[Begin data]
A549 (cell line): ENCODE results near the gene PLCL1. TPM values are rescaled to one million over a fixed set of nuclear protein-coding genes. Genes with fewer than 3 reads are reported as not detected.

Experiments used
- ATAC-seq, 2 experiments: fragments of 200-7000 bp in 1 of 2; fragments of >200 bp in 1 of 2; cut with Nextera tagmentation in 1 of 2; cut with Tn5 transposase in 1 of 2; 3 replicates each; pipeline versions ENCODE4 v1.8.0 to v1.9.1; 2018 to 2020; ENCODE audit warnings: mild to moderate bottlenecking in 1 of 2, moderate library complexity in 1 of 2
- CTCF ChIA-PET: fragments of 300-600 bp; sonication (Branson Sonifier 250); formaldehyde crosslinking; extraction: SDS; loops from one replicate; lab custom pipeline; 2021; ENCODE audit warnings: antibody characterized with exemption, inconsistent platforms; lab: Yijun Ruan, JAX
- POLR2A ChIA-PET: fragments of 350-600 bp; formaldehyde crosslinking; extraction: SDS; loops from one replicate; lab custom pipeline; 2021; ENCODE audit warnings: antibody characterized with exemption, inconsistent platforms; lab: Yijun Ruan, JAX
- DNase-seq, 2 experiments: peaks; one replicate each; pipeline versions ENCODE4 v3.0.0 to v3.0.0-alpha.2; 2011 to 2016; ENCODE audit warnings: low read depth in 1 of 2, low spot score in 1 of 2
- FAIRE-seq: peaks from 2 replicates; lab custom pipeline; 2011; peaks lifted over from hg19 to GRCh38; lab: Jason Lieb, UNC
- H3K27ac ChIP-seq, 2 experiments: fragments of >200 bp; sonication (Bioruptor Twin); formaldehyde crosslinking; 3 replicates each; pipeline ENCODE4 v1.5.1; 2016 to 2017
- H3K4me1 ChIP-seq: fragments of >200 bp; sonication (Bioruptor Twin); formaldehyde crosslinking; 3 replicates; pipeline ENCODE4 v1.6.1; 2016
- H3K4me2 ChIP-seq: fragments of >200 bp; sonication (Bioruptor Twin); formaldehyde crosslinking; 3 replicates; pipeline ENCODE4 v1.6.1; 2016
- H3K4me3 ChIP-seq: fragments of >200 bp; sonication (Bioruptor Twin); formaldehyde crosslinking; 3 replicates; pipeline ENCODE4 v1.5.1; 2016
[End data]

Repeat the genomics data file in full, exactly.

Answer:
A549 (cell line): ENCODE results near the gene PLCL1. TPM values are rescaled to one million over a fixed set of nuclear protein-coding genes. Genes with fewer than 3 reads are reported as not detected.

Experiments used
- ATAC-seq, 2 experiments: fragments of 200-7000 bp in 1 of 2; fragments of >200 bp in 1 of 2; cut with Nextera tagmentation in 1 of 2; cut with Tn5 transposase in 1 of 2; 3 replicates each; pipeline versions ENCODE4 v1.8.0 to v1.9.1; 2018 to 2020; ENCODE audit warnings: mild to moderate bottlenecking in 1 of 2, moderate library complexity in 1 of 2
- CTCF ChIA-PET: fragments of 300-600 bp; sonication (Branson Sonifier 250); formaldehyde crosslinking; extraction: SDS; loops from one replicate; lab custom pipeline; 2021; ENCODE audit warnings: antibody characterized with exemption, inconsistent platforms; lab: Yijun Ruan, JAX
- POLR2A ChIA-PET: fragments of 350-600 bp; formaldehyde crosslinking; extraction: SDS; loops from one replicate; lab custom pipeline; 2021; ENCODE audit warnings: antibody characterized with exemption, inconsistent platforms; lab: Yijun Ruan, JAX
- DNase-seq, 2 experiments: peaks; one replicate each; pipeline versions ENCODE4 v3.0.0 to v3.0.0-alpha.2; 2011 to 2016; ENCODE audit warnings: low read depth in 1 of 2, low spot score in 1 of 2
- FAIRE-seq: peaks from 2 replicates; lab custom pipeline; 2011; peaks lifted over from hg19 to GRCh38; lab: Jason Lieb, UNC
- H3K27ac ChIP-seq, 2 experiments: fragments of >200 bp; sonication (Bioruptor Twin); formaldehyde crosslinking; 3 replicates each; pipeline ENCODE4 v1.5.1; 2016 to 2017
- H3K4me1 ChIP-seq: fragments of >200 bp; sonication (Bioruptor Twin); formaldehyde crosslinking; 3 replicates; pipeline ENCODE4 v1.6.1; 2016
- H3K4me2 ChIP-seq: fragments of >200 bp; sonication (Bioruptor Twin); formaldehyde crosslinking; 3 replicates; pipeline ENCODE4 v1.6.1; 2016
- H3K4me3 ChIP-seq: fragments of >200 bp; sonication (Bioruptor Twin); formaldehyde crosslinking; 3 replicates; pipeline ENCODE4 v1.5.1; 2016